STUDENT SPOTLIGHT: Joey Rayburn
LOS ANGELES – Cherokee Nation citizen Joey Rayburn has always wanted to be a filmmaker and write scripts for films. Since graduating from the University of Southern California in May, he is getting closer to his goals.
Rayburn earned a bachelor’s degree in writing for screen and television. He said he knew since second grade he wanted to work in the film industry.
Rayburn grew up in Broken Arrow, Oklahoma, attending Union Public Schools from elementary until he graduated high school in 2015.
“I had wanted to be a filmmaker ever since I was in second grade. And it was about eighth grade or so I realized I probably need to go to California to some school. So all throughout high school I tried my best to start writing because I knew screenwriting was the going to be the way I was going to go. I would watch movies. I would try to read scripts. I would try to do anything I could to prepare myself so that whenever I had to start applying to schools I had some sort of practice so I wasn’t sort of just not knowing how to do thing that I wanted to apply for,” he said.
His decision to attend USC stems from the inspiration of another Oklahoma-bred filmmaker.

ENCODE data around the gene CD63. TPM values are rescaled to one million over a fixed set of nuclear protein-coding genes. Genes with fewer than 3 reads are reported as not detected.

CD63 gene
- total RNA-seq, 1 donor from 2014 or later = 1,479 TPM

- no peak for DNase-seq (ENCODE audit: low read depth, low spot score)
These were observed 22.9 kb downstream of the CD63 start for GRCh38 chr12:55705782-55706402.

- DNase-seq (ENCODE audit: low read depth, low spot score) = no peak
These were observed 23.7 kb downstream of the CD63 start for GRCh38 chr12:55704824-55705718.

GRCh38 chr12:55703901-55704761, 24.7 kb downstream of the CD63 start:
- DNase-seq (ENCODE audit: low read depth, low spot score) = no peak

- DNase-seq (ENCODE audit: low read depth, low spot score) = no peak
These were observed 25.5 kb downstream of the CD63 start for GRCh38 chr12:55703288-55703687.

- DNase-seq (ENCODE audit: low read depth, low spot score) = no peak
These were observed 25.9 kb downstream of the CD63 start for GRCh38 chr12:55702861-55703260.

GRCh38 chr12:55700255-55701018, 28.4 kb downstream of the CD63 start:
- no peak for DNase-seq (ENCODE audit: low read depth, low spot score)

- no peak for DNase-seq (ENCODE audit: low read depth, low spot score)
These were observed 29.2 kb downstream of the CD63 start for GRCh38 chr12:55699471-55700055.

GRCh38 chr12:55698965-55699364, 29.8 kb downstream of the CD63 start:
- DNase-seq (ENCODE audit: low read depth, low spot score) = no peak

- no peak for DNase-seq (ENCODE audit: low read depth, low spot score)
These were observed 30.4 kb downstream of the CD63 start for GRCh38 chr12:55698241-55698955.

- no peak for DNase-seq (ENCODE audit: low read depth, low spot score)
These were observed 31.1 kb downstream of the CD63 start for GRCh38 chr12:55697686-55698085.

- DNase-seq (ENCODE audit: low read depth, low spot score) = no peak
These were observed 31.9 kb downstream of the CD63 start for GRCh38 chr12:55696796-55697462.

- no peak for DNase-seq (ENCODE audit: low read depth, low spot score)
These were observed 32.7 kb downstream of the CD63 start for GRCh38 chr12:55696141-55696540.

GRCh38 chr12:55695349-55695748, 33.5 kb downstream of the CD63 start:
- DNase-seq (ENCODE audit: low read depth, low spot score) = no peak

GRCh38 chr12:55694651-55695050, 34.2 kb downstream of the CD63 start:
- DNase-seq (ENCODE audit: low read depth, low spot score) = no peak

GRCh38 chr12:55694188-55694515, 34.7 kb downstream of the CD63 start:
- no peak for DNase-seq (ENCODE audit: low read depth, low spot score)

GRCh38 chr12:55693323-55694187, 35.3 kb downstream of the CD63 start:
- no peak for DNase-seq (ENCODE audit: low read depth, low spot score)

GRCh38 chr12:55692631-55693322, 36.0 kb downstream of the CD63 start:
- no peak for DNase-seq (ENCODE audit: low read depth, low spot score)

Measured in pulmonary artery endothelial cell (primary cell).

“Ron Howard went there and he’s from Oklahoma, and I was like ‘oh OK, he made it so let’s try for that.’ So Ron Howard was the reason I applied to USC,” Rayburn said.
He said he had a great experience at USC in his classes and learning from his professors. He also gained writing experience, such as getting one of his scripts accepted into a film festival and being the editor for a satire student newspaper.
“Our class sizes were super small so there were only like 20 people. And everyone in my classes were super nice. We built a really great community in that way. We had these professors who are still working. They’ll come in from a pitch and then come and teach us in a class. So we had a great experience with them,” he said.
He said his family’s support encouraged him to continue his dream to makes films.
“They never told me that I couldn’t do it or that I shouldn’t do it. I think that really made all the difference. If they shut me down when I was in second grade, I wouldn’t have tried for it. But I got really lucky with some good parents,” Rayburn said.
Since graduating, Rayburn plans to stay in California and continue writing. He is working on his portfolio writing features and TV pilots and submitting them to different contests and for fellowships.
He said he’s a semifinalist in a script-writing contest called Scriptapalooza, where producers will see his work, and if he wins will receive screenwriting software and $10,000.
“Right now, I’m just trying to do the work no matter what, because that’s the thing I like doing the most and that’s thing I have a lot of fun doing,” he said.